How to get started with kayak fishing

November 3, 2015

Fishing from a kayak offers unparalleled adventure, but limited space and special requirements mean there are some things to consider before starting out. Here are some tips to help you get started kayak fishing.

How to get started with kayak fishing

The kayak

When choosing a kayak, consider what type of water you will be fishing on. You don't want to gear yourself up and launch into the sea, only to be flipped by the first wave you encounter.

  • Generally speaking, a kayak under 10 feet long will be too small for your needs, and you will struggle to comfortably stow all of your equipment on board. A vessel 12-13 feet or longer is really what you should be after.
  • Most anglers go for a sit-on-top style kayak, as this allows for better manoeuvrability within the vessel, as well as easier exit and entry for wading.
  • You will need storage space for food, tackle, bait and clothing.
  • Most kayaks come with hoops and other fastenings for strapping items down, but a kayak with one or more inbuilt, enclosed compartments is ideal for keeping your belongings dry and well organized.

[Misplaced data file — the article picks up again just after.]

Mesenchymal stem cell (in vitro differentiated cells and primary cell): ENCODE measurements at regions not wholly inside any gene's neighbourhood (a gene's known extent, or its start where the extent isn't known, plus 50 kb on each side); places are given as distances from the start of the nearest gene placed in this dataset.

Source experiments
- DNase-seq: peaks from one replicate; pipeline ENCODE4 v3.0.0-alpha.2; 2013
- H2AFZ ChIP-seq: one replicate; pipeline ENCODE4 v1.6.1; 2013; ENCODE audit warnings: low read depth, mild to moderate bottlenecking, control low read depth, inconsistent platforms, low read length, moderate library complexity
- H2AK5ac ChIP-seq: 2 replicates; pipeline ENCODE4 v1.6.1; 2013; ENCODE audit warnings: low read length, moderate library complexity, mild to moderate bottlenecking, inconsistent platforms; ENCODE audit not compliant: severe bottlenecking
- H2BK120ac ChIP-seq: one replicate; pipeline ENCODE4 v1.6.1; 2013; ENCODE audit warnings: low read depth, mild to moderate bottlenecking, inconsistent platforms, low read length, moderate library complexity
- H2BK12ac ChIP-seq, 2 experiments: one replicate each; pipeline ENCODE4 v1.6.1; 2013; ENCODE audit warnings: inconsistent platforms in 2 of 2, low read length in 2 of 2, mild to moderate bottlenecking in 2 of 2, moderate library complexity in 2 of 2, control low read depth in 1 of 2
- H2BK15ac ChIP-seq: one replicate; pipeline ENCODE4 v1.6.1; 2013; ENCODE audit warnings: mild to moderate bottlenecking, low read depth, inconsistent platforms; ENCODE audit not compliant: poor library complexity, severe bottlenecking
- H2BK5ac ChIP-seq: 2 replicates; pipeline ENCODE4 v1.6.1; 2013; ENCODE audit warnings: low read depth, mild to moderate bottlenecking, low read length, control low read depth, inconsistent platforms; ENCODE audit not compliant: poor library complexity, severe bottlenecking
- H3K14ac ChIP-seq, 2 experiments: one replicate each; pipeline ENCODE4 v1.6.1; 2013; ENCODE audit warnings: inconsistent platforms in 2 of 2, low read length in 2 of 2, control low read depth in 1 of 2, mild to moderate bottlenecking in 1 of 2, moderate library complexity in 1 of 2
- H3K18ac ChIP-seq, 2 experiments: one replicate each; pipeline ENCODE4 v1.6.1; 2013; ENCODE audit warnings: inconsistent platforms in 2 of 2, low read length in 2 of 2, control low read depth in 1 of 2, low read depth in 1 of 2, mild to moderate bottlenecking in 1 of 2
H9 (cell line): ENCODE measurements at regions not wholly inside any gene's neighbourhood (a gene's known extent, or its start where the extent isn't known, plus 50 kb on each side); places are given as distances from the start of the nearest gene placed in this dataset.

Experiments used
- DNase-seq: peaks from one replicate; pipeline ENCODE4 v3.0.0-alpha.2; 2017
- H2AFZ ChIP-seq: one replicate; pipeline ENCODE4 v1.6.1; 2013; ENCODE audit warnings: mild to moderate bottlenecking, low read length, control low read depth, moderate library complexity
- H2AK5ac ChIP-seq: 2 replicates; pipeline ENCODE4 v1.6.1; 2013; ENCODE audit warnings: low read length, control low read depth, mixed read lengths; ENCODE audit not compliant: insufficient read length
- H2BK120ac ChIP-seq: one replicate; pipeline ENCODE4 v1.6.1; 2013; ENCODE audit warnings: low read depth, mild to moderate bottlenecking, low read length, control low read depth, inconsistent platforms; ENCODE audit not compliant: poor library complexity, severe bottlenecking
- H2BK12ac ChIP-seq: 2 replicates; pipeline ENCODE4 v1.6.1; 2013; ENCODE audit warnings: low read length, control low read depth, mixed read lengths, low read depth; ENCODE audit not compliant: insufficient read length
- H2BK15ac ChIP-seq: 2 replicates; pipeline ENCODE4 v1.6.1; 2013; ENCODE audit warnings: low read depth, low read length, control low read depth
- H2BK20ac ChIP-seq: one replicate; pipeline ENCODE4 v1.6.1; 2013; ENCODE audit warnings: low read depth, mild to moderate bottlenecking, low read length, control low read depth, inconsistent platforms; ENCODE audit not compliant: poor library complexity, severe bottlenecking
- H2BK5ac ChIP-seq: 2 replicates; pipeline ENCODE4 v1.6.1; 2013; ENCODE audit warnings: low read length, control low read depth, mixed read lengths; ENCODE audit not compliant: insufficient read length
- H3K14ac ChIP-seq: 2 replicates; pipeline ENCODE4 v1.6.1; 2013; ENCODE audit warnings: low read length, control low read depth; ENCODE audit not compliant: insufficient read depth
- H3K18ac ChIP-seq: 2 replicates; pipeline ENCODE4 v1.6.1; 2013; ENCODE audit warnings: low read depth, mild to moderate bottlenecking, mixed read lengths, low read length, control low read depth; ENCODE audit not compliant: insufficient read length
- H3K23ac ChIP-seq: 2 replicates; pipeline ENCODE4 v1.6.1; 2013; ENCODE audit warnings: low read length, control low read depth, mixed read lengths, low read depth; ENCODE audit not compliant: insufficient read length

• Another important factor is rod storage. Many kayak brands offer additional clips that can be secured to the side of the vessel for carrying one or more rods.
  • Stands are also available for use with many kayaks. You may also wish to carry an anchor system.
  • Specialist fishing kayaks are available that contain most, or all, of the above features.

Water proficiency and safety equipment

If you're new to kayaking, it is recommended to seek advice from an experienced kayaker, especially if you will be venturing out to sea. Knowledge of paddling technique and coping with a capsize, as well as how to read the water and weather signs, are all vital to ensure your safety.

Some essential safety equipment includes:

  • Flotation jacket
  • Waterproof layers
  • Extra warm layers
  • Communication device, such as a mobile phone, although an VHF radio is advisable
  • Whistle
  • Drinking water and emergency food
  • First aid kit
  • Tow line
  • Compass

Other items you may wish to consider include a GPS system, flares, a head torch or lamp, and waterproof matches.

Rods and tackle

Space saving is the key here. An 8-9 foot rod, featuring a short butt and fitted with a compact reel, will fit best.

  • In most situations, anything over a 15-pound line and set-up is too much.
  • You also won't have room for all of your favourite lures, weights and other accessories.
  • Trim your kayak fishing kit down to the bare minimum for ease of use and conservation of space.

After a few sessions out on the water, you'll soon get a feel for what you need with you.

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